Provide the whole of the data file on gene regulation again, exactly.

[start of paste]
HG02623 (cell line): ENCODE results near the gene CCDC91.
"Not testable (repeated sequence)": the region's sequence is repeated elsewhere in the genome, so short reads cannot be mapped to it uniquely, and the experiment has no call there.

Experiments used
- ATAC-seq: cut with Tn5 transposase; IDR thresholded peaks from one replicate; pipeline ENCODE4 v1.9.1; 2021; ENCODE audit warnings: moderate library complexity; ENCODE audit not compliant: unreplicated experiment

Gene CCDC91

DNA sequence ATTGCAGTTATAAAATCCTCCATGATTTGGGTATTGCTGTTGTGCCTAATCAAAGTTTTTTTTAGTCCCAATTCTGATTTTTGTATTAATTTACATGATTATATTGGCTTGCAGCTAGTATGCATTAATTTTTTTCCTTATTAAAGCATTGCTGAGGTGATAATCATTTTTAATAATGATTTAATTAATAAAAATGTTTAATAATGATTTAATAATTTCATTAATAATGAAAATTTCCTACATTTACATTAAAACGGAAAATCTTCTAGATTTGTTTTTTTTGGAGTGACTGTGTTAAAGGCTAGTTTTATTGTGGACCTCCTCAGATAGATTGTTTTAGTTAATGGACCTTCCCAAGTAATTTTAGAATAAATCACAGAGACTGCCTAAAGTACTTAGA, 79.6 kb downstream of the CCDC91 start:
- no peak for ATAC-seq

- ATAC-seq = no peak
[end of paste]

HG02623 (cell line): ENCODE results near the gene CCDC91.
"Not testable (repeated sequence)": the region's sequence is repeated elsewhere in the genome, so short reads cannot be mapped to it uniquely, and the experiment has no call there.

Experiments used
- ATAC-seq: cut with Tn5 transposase; IDR thresholded peaks from one replicate; pipeline ENCODE4 v1.9.1; 2021; ENCODE audit warnings: moderate library complexity; ENCODE audit not compliant: unreplicated experiment

Gene CCDC91

DNA sequence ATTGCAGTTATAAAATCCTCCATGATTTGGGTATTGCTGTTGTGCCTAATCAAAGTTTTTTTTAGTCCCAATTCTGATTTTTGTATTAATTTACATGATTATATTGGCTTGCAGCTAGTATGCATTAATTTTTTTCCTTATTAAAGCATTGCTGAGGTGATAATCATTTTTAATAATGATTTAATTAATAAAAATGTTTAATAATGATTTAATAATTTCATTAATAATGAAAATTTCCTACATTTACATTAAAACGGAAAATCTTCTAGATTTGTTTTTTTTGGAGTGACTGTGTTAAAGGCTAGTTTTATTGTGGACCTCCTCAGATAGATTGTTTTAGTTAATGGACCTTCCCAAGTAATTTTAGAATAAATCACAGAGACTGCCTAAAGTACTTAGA, 79.6 kb downstream of the CCDC91 start:
- no peak for ATAC-seq

- ATAC-seq = no peak